The European Union (EU) has banned curry leaves from Sri Lanka based on a report published in a scientific journal about a ‘citrus greening’ bacterium which allegedly infected plants that came out in 2013, a senior official of the Department of Agriculture said.
National Plant Quarantine Service (NPQS), Additional Director Dr. W. A. R. T. Wickramaarachchi of the Department of Agriculture told the Daily Mirror the bacterium infection was reported in 2013 and it was published in many scientific journals.
“Based on those journal reports the EU amended its rules and came up with new regulations in 2014 with regards to the potential biodiversity threats which can have an effect on other countries. Before its 2014 update was finalised, the EU found this bacterium infection among plants of the citrus family. The ban was imposed for the protection of biodiversity in those countries,” Dr. Wickramaarachchi said.
“Candidatus Liberibacter Bacterium' agents were reported in our curry leaves at harvesting time. The curry leaf is a member of the Rutaceae family also known as the citrus family,” Dr. Wickramaarachchi said. However, he said a recent survey which was conducted showed that there are no ‘citrus greening’ bacterium infections.
“Based on the findings, new reports were published but it would take a long time to get the ban on Sri Lankan curry leaves exported to EU countries removed. We have already requested the EU to lift the ban based on this report. This is because 99.9 per cent of plant infections do not affect humans as is the case of this citrus greening bacterium disease,” Dr. Wickramaarachchi said.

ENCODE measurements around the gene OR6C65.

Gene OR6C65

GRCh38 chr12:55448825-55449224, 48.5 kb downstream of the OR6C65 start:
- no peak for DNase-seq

He said Sri Lanka earns a huge revenue by exporting curry leaves and added that many Sri Lankan expatriates were in the habit of taking curry leaves with them when travelling abroad, including to EU countries, as curry leaves are associated with Sri Lankan tradition and food culture.
He advised the public not to take our plants, herbs and other items that effects biodiversity out of the country or bring them into the country without proper Quarantine National Plant Quarantine certificates.
He also advised the authorities not to publish any reports relating to Sri Lanka's biodiversity without proper supervision or authorisation as it might damage the image of the country.
Fresh curry leaves are no longer permitted to be exported from Sri Lanka to Italy, Cyprus, Greece and Malta because the citrus greening disease had already caused billions of pounds worth of damage to citrus trees in countries outside the EU. This decision has been taken to protect Europe’s fruit industry,” he said.
According to the final report of an audit carried out in Sri Lanka from February 3 to 13, 2015, the EU said new amendments of the directive such as that related to curry leaves, were not taken into consideration. (Chaturanga Samarawickrama)